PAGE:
Prevalence and characteristics of complaints of the arm, neck, and/or shoulder (CANS) in the open population
Clinical Journal of Pain , Volume 24 - Issue 3 p. 253- 259
OBJECTIVE: To study the prevalence of upper extremity disorders (UEDs) and neck as a total and complaints of the arm, neck and/or shoulder (CANS) not caused by acute trauma or any systemic disease as defined in the CANS model in the open population and to assess sociodemographic and health characteristics of chronic symptoms. METHODS: Data were obtained from the DMC3-study, a Dutch questionnaire survey on musculoskeletal conditions (>25 y, n=3664). Data on four anatomic sites were assessed: neck, shoulder, elbow, and wrist. Various health characteristics were measured including the Short Form-36. Rectangle diagrams were used to illustrate cooccurrence of pain in the four anatomic sites. RESULTS: The 12-month prevalence of CANS was 36.8%, the point prevalence was 26.4%, and 19.0% patients reported chronic CANS. Women, aged 45 to 64 years, with the lowest education level and working were the most affected. Within those with UEDs, around 25% of cases were caused by an acute trauma or by some systemic disease. Of those with chronic CANS, 58% reported use of healthcare. Healthcare users scored worse on general health, limitations in daily living, pain, and sickness absence than nonhealthcare users; >43% reported symptoms in more than 1 anatomic site. DISCUSSION: UEDs and CANS frequently occur in the open population. Excluding acute traumas and systemic diseases reduced the prevalence of CANS and resulted in a relatively healthier population. A compound definition of CANS seems indicated because of the large overlap of affected anatomic sites.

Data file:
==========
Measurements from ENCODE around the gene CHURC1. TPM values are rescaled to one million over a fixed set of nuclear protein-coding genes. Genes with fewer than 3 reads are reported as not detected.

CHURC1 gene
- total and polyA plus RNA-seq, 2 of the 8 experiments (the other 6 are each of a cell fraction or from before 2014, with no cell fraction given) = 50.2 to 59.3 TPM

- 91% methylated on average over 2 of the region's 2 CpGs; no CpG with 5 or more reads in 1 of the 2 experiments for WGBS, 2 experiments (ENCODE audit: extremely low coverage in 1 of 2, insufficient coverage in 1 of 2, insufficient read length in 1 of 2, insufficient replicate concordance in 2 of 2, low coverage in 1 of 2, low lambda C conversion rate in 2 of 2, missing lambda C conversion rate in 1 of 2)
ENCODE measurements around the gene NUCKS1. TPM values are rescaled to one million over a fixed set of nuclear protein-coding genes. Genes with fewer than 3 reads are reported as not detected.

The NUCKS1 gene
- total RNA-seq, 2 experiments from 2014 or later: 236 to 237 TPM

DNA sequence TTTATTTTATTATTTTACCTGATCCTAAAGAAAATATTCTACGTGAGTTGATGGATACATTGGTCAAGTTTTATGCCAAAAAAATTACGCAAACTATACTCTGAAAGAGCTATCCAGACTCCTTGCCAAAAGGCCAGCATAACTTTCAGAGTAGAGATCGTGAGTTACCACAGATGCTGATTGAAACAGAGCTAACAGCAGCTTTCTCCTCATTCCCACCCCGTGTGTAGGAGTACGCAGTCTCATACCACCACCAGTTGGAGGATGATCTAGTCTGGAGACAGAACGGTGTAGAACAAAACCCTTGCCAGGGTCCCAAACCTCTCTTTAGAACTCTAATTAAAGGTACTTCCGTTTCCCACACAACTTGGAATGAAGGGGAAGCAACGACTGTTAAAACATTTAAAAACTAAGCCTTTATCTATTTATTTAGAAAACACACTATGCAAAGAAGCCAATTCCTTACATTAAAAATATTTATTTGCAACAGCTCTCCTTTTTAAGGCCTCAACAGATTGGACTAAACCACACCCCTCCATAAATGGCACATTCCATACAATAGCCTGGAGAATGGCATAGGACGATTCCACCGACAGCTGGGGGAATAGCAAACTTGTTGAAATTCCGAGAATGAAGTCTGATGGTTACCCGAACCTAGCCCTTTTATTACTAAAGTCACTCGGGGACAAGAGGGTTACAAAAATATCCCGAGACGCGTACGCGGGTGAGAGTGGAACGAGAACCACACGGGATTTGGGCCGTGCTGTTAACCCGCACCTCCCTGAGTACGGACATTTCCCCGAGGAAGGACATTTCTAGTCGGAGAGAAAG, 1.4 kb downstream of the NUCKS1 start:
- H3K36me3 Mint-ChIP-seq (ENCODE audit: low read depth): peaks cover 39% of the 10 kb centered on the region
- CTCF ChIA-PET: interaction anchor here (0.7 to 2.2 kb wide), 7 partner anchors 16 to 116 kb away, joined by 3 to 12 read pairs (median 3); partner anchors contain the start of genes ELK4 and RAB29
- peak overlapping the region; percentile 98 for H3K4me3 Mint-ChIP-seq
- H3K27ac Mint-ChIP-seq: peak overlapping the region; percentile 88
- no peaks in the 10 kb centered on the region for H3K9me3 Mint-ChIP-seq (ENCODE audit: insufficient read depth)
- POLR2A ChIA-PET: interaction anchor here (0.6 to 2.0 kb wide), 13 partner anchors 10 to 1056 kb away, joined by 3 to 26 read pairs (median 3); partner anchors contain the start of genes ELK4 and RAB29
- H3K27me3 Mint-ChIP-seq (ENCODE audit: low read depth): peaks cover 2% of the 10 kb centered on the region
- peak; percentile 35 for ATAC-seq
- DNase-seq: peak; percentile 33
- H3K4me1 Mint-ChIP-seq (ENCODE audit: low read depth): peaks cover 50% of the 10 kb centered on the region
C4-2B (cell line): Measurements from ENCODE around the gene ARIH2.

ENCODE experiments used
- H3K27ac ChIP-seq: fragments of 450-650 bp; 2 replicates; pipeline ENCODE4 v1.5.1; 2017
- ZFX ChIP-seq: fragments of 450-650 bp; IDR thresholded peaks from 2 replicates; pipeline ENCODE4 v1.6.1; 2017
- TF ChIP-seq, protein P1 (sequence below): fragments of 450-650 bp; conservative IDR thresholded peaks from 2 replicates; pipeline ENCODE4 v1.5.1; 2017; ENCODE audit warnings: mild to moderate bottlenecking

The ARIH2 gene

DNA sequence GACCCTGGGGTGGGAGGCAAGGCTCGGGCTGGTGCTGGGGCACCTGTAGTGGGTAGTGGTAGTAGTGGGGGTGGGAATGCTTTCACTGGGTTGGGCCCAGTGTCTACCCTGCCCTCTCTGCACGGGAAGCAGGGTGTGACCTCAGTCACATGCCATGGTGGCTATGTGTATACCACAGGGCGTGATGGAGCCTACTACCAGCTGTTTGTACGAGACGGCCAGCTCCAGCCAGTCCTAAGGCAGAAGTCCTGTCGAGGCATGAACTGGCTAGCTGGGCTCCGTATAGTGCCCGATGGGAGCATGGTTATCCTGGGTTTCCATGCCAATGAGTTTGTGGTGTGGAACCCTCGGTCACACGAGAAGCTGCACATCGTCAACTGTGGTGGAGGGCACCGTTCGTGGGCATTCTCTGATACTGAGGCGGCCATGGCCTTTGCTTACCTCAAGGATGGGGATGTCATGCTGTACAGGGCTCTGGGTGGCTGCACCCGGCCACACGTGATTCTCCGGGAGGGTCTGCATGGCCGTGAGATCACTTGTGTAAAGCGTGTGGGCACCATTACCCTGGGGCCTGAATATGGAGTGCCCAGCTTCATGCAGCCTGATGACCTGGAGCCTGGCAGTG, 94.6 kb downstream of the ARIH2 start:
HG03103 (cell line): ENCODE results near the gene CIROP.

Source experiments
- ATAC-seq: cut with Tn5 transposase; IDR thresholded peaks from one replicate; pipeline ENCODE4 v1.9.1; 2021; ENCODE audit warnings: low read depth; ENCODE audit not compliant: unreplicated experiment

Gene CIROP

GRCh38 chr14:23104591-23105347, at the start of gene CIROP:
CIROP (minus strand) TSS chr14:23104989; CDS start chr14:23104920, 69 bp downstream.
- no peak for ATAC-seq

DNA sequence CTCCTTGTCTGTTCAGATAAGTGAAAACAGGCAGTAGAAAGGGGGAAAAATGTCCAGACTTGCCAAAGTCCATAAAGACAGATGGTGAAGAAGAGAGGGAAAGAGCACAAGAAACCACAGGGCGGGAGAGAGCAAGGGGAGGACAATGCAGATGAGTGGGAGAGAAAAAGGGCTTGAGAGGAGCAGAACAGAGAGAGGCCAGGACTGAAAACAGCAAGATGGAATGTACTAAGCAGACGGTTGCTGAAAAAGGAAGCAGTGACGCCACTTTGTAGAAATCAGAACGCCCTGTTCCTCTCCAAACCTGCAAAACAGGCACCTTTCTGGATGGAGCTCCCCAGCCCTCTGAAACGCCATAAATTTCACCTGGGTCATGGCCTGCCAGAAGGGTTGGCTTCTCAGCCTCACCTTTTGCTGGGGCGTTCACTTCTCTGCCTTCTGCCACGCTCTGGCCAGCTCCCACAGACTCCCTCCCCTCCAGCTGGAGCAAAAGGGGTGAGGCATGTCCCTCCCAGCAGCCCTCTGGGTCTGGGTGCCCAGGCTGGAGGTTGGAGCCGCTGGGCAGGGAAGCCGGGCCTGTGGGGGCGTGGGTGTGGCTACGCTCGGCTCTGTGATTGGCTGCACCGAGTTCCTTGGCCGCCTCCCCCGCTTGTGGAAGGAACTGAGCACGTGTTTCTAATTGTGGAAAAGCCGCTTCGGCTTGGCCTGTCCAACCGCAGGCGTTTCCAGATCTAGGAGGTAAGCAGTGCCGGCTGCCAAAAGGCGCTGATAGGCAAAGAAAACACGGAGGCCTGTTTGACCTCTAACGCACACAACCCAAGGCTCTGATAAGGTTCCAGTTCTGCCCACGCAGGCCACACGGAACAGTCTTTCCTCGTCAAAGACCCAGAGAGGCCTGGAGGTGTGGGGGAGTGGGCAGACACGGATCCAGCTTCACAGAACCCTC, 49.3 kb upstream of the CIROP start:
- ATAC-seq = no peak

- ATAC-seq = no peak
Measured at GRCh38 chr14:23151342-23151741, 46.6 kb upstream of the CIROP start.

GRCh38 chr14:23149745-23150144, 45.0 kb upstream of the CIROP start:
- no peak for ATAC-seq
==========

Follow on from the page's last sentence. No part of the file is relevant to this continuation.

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|Clinical Journal of Pain|
|Organisation||Erasmus MC: University Medical Center Rotterdam|
Huisstede, B.M.A, Wijnhoven, H.A, Bierma-Zeinstra, S.M, Koes, B.W, Verhaar, J.A.N, & Picavet, H.S.J. (2008). Prevalence and characteristics of complaints of the arm, neck, and/or shoulder (CANS) in the open population. Clinical Journal of Pain, 24(3), 253–259. doi:10.1097/AJP.0b013e318160a8b4